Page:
I suggest you continue to figure out the real root cause WHY the "A" key suddenly had a much higher height than it had before.
 

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Yes, you guessed right - its really intuitive for those who are mechanically-inclined. In fact I have to do the exact same thing on a new soprano where the G key is simply out of line with the others in the top stack with the pearl higher than the others. I don't like these little oddities but in this case I haven't really played the thing enough to notice any glaring problems.
Generally, you always manipulate the cork and felt rather than bending things.
 

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Its not rocket science. I'm amazed at people that won't try to fix their own horn.
For some people, not others. Most mechanically minded people have no idea how far away the other end of the spectrum is.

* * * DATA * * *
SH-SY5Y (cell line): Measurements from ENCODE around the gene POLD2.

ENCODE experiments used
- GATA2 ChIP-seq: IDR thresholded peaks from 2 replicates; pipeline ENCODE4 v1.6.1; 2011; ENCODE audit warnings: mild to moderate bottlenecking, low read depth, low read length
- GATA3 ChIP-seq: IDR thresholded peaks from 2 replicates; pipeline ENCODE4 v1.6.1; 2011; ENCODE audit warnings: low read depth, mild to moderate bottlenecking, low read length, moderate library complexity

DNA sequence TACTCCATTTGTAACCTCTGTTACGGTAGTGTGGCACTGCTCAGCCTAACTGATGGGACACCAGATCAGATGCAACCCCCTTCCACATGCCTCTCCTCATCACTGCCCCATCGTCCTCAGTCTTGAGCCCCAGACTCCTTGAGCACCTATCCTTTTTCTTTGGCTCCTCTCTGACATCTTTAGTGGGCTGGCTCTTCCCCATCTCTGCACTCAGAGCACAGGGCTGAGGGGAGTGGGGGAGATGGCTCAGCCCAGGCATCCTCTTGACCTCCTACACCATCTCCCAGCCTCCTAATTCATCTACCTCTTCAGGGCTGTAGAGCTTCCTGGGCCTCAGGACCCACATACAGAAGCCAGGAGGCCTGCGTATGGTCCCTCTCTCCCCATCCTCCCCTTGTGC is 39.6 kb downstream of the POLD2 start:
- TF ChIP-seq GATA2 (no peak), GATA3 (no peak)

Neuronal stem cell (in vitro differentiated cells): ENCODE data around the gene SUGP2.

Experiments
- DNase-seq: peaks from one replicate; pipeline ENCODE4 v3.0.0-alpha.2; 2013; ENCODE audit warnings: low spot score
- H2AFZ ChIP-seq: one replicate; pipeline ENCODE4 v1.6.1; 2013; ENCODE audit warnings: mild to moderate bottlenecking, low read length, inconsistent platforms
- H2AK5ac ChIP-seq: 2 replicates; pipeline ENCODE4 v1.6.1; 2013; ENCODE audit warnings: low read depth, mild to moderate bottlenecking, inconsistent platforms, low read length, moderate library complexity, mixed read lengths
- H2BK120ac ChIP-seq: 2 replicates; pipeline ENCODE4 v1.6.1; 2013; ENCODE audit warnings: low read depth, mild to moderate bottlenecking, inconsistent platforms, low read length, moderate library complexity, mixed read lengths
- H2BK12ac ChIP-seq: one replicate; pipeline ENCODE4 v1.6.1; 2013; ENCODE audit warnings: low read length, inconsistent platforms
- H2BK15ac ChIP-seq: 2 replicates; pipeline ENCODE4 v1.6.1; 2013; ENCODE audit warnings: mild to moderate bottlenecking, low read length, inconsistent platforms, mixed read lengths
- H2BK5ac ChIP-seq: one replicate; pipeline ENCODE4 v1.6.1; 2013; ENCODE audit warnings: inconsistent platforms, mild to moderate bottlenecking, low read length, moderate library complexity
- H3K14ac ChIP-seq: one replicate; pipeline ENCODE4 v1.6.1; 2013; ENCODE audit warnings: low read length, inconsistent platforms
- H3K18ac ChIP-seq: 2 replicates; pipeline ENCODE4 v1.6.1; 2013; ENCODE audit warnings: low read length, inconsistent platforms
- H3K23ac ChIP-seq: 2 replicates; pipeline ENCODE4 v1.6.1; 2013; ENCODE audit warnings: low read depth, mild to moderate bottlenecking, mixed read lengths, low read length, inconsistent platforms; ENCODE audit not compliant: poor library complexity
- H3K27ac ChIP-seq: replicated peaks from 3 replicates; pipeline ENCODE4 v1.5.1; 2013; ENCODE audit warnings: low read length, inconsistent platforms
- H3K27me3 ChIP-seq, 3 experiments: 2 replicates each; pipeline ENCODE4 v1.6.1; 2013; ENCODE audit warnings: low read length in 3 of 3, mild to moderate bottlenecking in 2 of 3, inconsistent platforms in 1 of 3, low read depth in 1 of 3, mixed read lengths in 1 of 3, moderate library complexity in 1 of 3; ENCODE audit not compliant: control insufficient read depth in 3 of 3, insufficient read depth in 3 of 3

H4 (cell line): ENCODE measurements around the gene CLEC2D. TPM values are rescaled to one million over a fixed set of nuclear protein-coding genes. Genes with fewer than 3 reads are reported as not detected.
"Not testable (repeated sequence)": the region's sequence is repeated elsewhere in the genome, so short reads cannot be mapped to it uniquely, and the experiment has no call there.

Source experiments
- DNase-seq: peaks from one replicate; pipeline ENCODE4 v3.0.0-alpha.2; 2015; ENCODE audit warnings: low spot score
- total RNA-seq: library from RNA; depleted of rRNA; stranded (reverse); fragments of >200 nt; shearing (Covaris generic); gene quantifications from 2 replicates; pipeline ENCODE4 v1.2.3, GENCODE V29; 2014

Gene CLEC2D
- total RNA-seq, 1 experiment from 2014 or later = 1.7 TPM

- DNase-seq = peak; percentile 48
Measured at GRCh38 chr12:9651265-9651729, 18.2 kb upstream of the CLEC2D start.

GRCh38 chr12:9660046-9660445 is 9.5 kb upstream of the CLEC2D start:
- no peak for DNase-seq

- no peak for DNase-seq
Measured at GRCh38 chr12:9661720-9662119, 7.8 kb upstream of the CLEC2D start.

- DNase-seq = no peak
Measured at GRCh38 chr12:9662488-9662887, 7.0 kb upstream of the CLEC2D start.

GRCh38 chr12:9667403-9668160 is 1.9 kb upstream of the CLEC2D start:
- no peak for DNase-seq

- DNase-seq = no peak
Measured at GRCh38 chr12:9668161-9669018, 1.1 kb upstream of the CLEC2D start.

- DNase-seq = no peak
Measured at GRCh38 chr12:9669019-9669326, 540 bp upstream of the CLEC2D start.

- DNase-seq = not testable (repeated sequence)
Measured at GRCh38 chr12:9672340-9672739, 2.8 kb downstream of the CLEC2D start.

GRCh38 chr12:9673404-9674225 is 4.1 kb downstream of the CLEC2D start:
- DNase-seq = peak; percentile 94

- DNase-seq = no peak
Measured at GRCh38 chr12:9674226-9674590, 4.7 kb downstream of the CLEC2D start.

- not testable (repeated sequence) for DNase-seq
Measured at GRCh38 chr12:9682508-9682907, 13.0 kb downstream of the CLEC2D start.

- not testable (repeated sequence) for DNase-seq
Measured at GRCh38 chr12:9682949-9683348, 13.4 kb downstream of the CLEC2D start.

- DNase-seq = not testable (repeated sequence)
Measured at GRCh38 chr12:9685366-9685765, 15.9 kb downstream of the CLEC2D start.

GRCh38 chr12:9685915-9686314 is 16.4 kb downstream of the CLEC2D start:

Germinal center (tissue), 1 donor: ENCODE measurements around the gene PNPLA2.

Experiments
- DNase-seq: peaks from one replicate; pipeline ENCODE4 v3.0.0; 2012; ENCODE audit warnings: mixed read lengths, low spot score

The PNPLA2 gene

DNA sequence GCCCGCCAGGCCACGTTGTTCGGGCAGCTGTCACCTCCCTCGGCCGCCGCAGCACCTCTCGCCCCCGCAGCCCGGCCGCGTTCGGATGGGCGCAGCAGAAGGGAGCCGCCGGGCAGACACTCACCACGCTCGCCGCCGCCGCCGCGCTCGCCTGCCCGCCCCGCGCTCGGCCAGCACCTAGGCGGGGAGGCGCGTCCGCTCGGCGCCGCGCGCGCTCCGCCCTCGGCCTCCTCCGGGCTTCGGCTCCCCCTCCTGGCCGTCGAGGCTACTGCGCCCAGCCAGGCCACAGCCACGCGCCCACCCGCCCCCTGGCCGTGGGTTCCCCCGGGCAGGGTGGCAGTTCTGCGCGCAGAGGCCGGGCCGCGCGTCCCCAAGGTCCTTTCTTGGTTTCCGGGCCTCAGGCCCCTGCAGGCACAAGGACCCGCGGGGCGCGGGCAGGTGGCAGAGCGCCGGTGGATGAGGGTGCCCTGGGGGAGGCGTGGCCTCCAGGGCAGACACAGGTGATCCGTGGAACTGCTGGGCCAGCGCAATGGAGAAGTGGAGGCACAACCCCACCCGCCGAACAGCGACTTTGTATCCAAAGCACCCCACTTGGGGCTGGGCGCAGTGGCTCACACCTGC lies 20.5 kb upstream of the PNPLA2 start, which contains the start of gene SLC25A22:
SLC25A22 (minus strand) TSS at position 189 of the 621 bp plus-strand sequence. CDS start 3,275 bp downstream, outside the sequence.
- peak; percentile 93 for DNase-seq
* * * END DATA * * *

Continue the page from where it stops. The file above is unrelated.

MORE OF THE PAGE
I once lent a spade bit to a telecom technician who wanted to drill a hole through the floor of his house to replace a cable.
He brought it back broken. I asked how that happened.
It turned out that because it was called a spade bit, he put it in his battery drill, did not turn it on, but used the battery drill as a handle for the spade bit and used the spade to dig a hole as one would dig in the garden.

Should he "fix" his own horn?
 

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For some people, not others. Most mechanically minded people have no idea how far away the other end of the spectrum is.

I once lent a spade bit to a telecom technician who wanted to drill a hole through the floor of his house to replace a cable.
He brought it back broken. I asked how that happened.
It turned out that because it was called a spade bit, he put it in his battery drill, did not turn it on, but used the battery drill as a handle for the spade bit and used the spade to dig a hole as one would dig in the garden.

Should he "fix" his own horn?
1) Well, I think you always have to discount idiots, who seem to occur in all walks of life with a fairly constant concentration.